It's important to remember there's no 'one size fits all' approach to sleep training. The decision whether or not to start to sleep train, and when, needs to be made from a holistic standpoint. Dr. Madden says parents should factor in the baby’s temperament, sleep environment, method of feeding, age and size of baby, and also parents’ goals and desires. 

Types of Sleep Training Studied

  • Unmodified extinction (“cry it out”): Parents leave their baby’s room at bedtime without soothing them when they cry until they can fall asleep on their own. 
  • Modified extinction (“controlled crying”): Similar to “cry it out”, but gradual. Parents soothe their babies when they cry, but gradually increase the amount of time until they soothe.
  • Parental presence: The parent stays in the room with the baby as they fall asleep, but gradually moves farther away until the baby can fall asleep without them.

Different Methods Yield Different Outcomes

In the Journal of Pediatrics study, babies who were left to cry it out (unmodified extinction) or experienced controlled crying (modified extinction) got the equivalent of an extra night of sleep per month compared to babies who were not sleep-trained.

Controlled crying was the most common approach. "Unmodified extinction was the method that was the fastest to see improvements and took the shortest time to complete, while parental presence took significantly longer to see improvements and to complete,” says Dr. Barnett.

Critics of the unmodified extinction method worry that letting their baby cry it out without comfort will elevate the baby's stress levels.

Dr. Barnett says the benefit of the parental presence method was it was the easiest method for parents to implement. It was significantly easier on the parents than modified or unmodified extinction. However, the study found that it took parents more than 50% longer to see improvements in infant sleep using parental presence compared to unmodified or modified extinction.

What if I Don’t Want To Sleep Train My Baby?

Ultimately, the decision to sleep train is up to the parents. The most common concern parents have is causing emotional stress and damage to the baby. Lucas shares a combination method she often recommends.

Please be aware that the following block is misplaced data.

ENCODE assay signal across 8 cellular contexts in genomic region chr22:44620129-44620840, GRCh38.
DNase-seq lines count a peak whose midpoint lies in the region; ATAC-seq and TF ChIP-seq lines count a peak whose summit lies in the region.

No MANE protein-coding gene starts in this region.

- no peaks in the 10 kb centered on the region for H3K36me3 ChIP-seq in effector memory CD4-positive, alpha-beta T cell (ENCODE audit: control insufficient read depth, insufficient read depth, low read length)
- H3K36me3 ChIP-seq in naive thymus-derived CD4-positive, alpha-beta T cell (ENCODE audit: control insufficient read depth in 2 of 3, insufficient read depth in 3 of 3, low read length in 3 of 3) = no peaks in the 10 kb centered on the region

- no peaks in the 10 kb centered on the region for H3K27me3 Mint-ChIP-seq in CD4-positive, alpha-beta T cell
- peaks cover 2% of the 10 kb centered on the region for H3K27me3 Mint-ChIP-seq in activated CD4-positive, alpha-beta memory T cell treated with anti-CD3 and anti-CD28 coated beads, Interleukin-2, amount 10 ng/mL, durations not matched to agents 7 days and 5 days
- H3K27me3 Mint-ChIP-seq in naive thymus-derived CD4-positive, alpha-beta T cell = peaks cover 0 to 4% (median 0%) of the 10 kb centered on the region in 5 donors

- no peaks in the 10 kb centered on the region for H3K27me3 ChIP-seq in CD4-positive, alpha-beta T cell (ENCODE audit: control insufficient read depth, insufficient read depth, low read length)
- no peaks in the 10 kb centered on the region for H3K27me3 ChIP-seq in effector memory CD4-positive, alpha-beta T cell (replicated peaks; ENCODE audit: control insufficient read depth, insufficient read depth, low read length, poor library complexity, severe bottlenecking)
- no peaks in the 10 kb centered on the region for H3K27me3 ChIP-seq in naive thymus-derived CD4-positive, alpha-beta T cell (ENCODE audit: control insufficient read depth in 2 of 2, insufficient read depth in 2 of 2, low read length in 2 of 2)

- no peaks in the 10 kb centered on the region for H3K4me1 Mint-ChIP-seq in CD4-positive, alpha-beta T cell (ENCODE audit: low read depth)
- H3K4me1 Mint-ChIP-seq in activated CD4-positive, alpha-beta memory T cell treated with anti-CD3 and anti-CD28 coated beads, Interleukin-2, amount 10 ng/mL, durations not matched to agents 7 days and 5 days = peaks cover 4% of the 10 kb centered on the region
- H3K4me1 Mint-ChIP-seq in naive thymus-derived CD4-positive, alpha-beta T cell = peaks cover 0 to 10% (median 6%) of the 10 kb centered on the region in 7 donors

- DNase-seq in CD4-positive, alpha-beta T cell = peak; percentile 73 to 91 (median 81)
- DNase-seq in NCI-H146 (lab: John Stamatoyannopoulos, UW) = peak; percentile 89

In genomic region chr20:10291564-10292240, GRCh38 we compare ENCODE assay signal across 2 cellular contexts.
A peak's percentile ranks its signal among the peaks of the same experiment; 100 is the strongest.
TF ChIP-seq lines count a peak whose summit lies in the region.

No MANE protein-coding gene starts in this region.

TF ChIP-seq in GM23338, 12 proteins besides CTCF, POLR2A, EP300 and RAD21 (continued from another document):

“Putting your baby to bed while he or she is still awake, and a parent stays nearby to support them when needed until their baby falls asleep. This is a gentle, supportive way to help your baby learn to sleep without leaving them to cry it out or do it all on their own,” she says.

Parents who did not implement sleep training visited their infants’ cribs 37 times per month more than parents who sleep train their babies. Additionally, parents who did not implement sleep training or relied on parental presence were more likely to perceive their infants' sleep as problematic.

“Sleep training, if done in a developmentally appropriate manner, can help older infants and toddlers start to sleep through the night,” adds Dr. Madden. “To my knowledge, there are not any scientific or research studies showing any real benefits of sleep training. The main benefit I can tell is for both parents and children to get longer stretches of sleep at night."

What This Means For You

Sleep training your baby is safe and can be beneficial for both the baby and the parents. Having guidance and support helps ease parents' stress, anxiety, and exhaustion from lack of sleep and frustration around what to do and how to do it. Speak with your child’s pediatrician before attempting sleep training. The use of a certified sleep training expert can also help to answer any questions and guide you.

7 Sources
Verywell Family uses only high-quality sources, including peer-reviewed studies, to support the facts within our articles. Read our editorial process to learn more about how we fact-check and keep our content accurate, reliable, and trustworthy.
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By Taayoo Murray
Taayoo is a New York City-based writer and boy mom who writes about family, health & wellness, and lifestyle. Her work has been published in national publications like Parents, Health, Huffpost Well, Verywell Health, Yahoo Life, Business Insider, New York Times Kids, Giddy, and others.